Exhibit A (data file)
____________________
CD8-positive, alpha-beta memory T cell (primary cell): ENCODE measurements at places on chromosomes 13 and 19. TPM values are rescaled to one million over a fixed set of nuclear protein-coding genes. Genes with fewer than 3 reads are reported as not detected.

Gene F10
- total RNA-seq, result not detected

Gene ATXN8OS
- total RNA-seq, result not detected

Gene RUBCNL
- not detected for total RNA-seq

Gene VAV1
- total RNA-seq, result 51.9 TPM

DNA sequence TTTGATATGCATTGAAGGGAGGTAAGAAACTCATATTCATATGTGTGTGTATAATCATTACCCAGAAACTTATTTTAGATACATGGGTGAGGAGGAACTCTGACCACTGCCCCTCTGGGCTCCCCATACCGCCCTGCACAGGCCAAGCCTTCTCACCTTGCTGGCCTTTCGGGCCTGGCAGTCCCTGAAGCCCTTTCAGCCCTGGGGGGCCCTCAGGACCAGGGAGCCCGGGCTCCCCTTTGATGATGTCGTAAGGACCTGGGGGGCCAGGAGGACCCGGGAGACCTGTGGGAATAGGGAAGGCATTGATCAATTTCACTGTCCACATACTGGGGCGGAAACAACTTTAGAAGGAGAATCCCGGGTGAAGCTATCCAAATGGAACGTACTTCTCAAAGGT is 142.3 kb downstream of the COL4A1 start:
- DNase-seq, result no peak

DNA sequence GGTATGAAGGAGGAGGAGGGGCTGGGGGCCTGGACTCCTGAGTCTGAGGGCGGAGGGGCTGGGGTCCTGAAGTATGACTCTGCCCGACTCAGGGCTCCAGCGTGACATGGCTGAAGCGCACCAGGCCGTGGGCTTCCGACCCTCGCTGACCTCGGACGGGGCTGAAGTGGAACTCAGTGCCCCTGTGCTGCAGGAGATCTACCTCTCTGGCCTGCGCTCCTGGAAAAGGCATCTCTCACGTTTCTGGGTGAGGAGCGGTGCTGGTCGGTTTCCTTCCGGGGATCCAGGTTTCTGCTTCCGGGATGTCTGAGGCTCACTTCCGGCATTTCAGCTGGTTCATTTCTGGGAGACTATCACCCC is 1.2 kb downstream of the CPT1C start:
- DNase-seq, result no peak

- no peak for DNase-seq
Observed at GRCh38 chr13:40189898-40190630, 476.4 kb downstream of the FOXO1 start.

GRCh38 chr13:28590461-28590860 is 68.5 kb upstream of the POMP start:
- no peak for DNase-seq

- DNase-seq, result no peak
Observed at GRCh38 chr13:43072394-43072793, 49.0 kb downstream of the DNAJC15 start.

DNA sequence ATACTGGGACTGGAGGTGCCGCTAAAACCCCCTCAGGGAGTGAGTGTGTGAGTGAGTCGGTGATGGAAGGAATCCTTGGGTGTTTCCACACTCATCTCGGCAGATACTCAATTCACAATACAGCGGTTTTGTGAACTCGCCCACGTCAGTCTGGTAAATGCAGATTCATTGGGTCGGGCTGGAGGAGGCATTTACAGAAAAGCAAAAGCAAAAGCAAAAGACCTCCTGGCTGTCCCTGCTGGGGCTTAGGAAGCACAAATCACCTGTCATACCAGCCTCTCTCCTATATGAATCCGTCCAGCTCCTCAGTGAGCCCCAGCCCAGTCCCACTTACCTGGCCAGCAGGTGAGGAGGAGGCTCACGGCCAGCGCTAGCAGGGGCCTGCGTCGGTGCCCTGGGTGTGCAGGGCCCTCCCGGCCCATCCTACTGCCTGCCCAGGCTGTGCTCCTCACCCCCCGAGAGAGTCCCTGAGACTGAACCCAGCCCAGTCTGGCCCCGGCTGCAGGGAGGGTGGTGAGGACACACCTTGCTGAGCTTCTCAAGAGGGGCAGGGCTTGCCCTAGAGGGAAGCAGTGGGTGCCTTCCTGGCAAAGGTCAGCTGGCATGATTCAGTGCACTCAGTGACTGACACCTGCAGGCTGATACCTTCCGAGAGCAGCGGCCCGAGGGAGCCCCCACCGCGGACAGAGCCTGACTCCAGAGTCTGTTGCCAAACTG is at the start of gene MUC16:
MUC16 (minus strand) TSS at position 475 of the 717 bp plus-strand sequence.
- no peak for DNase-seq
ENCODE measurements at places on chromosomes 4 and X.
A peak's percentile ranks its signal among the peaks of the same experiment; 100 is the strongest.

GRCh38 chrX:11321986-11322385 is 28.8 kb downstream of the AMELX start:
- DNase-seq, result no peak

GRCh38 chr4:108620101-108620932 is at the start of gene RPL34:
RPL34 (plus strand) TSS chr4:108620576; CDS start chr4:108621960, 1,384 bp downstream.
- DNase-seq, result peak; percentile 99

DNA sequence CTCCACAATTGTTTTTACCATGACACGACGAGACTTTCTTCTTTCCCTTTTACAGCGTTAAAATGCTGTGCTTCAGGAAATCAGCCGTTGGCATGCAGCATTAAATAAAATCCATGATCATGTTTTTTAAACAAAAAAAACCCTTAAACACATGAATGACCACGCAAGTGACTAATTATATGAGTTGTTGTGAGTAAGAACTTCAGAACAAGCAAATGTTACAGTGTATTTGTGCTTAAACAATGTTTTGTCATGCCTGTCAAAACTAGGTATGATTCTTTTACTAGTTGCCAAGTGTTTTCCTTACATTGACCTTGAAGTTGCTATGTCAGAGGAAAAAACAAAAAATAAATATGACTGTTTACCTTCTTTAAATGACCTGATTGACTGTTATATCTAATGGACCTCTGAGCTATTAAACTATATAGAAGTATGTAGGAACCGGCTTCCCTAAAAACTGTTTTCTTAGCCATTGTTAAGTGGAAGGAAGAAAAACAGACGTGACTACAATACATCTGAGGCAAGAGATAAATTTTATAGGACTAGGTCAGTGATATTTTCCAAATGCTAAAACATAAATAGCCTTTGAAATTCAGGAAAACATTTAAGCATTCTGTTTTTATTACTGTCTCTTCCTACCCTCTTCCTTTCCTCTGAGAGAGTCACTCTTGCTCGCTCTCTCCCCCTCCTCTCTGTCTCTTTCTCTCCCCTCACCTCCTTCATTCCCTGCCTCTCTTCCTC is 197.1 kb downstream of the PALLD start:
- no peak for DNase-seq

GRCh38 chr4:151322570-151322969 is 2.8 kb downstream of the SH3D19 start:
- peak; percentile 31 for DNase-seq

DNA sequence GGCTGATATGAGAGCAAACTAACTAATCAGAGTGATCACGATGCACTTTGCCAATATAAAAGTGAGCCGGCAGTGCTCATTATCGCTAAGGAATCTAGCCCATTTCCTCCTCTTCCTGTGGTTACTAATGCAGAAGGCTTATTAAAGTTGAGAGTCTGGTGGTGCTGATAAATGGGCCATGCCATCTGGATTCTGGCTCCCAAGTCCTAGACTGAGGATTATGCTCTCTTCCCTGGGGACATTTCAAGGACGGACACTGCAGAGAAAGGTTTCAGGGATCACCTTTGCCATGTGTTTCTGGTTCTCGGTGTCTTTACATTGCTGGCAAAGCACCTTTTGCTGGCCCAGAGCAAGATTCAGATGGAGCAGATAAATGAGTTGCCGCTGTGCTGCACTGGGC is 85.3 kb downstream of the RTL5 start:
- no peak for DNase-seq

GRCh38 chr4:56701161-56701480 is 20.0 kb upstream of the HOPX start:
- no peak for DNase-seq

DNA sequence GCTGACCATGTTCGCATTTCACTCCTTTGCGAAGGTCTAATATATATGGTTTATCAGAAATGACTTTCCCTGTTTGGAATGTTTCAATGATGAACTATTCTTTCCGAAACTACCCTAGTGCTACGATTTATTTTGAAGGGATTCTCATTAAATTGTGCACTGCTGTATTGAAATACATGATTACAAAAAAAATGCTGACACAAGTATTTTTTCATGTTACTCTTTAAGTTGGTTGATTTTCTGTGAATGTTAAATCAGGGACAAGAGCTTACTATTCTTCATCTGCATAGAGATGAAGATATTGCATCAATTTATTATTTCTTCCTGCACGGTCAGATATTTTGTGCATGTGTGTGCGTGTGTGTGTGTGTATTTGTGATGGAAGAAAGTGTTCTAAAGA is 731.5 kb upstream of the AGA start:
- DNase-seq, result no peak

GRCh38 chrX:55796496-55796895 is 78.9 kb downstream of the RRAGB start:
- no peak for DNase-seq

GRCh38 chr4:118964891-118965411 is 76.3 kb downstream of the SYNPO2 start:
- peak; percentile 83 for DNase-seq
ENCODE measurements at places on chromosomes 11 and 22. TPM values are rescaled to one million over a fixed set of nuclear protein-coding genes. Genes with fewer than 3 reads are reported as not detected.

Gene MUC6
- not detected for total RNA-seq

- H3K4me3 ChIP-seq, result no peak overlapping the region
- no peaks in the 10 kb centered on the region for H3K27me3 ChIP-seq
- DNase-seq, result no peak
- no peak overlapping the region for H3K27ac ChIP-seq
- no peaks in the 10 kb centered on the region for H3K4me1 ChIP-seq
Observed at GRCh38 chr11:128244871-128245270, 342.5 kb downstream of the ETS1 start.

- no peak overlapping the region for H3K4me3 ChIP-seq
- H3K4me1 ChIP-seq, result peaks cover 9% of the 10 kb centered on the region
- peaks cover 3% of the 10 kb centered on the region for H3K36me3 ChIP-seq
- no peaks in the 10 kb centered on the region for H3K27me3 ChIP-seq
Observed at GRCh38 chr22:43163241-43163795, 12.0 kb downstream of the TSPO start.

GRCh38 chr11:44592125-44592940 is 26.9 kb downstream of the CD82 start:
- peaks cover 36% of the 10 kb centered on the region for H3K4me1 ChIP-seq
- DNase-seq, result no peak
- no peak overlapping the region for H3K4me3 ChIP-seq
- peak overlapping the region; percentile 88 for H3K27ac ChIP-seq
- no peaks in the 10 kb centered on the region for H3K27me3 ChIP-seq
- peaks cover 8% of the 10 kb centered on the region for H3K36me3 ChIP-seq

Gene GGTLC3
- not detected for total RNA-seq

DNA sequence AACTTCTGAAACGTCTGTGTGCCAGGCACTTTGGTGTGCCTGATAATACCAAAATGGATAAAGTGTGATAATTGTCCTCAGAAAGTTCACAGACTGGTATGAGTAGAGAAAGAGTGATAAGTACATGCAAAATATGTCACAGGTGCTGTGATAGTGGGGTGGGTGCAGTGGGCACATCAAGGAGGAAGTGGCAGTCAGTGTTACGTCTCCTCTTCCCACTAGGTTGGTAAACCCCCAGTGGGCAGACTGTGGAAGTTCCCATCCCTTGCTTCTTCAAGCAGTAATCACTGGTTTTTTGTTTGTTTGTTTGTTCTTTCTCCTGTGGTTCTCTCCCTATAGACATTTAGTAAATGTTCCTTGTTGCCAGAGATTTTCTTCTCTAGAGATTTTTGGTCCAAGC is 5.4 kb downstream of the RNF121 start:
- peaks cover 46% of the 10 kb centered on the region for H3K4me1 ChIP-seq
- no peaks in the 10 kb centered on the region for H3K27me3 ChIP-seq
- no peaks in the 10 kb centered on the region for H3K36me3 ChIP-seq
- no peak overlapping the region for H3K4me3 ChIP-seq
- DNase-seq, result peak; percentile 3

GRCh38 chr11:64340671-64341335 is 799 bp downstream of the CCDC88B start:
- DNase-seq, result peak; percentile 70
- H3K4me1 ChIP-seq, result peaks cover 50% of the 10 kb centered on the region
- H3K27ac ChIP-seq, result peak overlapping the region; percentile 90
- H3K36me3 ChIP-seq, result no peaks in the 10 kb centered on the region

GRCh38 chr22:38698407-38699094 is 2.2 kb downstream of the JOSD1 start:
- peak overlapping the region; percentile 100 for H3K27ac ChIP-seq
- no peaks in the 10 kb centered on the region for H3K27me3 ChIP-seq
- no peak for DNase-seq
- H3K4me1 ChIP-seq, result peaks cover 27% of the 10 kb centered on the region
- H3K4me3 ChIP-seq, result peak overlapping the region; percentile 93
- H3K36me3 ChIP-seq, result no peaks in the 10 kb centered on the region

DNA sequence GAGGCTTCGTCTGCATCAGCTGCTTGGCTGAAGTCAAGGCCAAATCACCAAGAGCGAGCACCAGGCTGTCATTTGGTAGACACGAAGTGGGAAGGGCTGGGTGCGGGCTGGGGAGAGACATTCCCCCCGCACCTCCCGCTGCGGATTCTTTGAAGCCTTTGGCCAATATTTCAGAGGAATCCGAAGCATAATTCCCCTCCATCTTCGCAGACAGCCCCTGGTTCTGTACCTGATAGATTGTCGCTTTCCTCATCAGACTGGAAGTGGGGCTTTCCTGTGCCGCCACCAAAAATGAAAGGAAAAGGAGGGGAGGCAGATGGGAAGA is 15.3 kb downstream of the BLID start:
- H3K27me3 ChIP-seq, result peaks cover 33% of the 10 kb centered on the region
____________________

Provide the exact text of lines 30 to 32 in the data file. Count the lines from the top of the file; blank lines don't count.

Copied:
DNA sequence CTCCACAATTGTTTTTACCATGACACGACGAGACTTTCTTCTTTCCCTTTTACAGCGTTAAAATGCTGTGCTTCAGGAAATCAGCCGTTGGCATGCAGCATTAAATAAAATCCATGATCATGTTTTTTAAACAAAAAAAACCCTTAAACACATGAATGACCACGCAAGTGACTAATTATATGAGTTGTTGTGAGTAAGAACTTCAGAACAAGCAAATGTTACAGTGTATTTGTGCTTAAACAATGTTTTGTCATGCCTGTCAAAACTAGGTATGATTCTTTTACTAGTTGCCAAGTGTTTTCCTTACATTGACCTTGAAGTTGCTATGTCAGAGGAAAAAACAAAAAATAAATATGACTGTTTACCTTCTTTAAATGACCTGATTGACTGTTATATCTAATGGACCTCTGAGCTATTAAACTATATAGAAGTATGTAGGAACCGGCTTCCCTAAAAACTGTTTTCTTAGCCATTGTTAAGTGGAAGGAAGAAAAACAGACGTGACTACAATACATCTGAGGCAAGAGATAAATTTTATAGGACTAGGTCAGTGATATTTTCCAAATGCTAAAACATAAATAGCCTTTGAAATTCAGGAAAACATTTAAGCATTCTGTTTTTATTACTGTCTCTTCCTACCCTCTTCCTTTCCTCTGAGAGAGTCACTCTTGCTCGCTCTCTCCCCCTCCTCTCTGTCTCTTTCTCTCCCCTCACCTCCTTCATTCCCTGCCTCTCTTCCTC is 197.1 kb downstream of the PALLD start:
- no peak for DNase-seq

GRCh38 chr4:151322570-151322969 is 2.8 kb downstream of the SH3D19 start: